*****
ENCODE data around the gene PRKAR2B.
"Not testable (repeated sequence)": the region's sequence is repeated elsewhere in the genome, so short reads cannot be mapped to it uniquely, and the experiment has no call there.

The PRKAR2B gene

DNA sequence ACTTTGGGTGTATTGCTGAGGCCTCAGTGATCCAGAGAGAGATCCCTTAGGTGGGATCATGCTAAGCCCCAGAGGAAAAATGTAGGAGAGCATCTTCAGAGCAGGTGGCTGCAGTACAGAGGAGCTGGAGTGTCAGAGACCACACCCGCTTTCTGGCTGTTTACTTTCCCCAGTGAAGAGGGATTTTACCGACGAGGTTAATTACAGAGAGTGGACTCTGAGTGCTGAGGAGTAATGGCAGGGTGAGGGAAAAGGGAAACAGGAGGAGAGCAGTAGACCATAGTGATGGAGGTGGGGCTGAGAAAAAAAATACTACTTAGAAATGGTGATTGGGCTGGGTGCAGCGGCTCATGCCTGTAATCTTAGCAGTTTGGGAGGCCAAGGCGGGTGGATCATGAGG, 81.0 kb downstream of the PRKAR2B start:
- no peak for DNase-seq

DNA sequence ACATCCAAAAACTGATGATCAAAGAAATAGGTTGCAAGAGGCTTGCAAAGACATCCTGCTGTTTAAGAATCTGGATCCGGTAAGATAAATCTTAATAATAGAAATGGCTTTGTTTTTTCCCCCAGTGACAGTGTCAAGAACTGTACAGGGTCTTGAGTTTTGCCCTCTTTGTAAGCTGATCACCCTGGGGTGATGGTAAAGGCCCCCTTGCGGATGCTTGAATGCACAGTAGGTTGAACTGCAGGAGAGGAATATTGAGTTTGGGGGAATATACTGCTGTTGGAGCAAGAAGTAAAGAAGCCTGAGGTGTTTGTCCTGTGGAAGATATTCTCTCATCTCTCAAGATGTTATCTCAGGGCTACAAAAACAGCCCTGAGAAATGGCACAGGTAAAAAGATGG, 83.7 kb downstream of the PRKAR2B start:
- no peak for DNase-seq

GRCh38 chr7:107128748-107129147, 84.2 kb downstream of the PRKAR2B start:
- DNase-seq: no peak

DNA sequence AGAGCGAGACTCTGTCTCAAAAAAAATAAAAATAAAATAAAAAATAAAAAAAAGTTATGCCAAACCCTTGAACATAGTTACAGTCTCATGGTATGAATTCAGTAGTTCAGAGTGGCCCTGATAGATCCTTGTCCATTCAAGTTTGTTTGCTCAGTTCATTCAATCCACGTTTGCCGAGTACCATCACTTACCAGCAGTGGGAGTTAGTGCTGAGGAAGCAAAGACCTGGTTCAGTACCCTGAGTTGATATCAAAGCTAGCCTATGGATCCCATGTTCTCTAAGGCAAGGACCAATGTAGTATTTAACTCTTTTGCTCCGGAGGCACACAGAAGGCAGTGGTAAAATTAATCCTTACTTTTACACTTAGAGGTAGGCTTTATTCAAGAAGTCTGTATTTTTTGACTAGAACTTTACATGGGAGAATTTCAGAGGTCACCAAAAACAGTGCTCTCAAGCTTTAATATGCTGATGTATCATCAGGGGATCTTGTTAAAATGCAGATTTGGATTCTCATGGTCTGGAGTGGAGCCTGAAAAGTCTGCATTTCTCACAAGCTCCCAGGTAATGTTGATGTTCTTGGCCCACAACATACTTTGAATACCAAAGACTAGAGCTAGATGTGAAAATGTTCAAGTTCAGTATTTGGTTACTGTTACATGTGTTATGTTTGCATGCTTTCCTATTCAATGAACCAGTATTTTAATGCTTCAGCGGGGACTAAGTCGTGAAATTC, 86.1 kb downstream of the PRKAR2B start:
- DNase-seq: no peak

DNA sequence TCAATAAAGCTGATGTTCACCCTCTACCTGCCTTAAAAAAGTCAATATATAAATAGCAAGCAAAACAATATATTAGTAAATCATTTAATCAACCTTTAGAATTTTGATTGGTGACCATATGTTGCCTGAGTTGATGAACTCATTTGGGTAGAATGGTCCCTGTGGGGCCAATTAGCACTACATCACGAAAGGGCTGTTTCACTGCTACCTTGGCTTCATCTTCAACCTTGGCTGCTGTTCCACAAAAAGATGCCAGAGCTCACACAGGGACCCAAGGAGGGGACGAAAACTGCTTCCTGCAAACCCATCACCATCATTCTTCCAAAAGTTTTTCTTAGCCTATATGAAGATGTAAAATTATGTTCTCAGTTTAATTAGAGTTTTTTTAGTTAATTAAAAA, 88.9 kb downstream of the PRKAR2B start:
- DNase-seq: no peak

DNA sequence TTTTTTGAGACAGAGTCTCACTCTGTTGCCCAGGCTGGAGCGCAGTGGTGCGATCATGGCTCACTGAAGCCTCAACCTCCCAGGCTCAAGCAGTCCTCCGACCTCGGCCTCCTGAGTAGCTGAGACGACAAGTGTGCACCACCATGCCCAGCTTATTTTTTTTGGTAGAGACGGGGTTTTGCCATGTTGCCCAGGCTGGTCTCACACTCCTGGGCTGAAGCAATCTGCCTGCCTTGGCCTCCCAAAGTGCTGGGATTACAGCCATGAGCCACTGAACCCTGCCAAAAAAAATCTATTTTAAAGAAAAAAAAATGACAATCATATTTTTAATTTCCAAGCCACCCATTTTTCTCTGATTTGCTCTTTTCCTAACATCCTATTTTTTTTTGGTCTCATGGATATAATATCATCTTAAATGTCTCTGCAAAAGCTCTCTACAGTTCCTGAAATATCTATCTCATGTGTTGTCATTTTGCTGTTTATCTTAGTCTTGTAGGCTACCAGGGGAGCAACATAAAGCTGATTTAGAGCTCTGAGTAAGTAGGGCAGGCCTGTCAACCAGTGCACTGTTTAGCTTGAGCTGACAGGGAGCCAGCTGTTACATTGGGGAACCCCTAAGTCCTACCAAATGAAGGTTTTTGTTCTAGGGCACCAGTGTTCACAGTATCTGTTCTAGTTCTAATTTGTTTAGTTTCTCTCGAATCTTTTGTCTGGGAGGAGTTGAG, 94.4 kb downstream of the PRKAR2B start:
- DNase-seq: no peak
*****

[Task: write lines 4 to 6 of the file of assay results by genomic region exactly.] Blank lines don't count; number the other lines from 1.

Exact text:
DNA sequence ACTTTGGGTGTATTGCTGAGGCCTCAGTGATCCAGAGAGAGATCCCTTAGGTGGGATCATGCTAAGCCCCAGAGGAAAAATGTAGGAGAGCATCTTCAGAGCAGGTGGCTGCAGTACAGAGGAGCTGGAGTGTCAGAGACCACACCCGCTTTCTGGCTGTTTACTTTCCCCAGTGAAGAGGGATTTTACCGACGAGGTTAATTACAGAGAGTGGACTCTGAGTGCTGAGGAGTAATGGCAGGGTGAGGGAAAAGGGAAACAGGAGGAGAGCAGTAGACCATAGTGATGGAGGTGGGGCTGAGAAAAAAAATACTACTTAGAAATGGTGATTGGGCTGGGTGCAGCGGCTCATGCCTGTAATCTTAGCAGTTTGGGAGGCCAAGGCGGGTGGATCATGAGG, 81.0 kb downstream of the PRKAR2B start:
- no peak for DNase-seq

DNA sequence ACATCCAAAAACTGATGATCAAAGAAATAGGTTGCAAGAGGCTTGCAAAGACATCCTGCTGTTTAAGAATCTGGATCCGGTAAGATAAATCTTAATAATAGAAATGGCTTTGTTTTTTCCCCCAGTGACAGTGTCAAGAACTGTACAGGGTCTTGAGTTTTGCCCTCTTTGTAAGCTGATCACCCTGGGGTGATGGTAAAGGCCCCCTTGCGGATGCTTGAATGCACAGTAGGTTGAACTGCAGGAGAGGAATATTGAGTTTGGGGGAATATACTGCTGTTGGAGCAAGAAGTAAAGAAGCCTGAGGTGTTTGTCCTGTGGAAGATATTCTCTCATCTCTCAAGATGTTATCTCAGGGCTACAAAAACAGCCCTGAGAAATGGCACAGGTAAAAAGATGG, 83.7 kb downstream of the PRKAR2B start: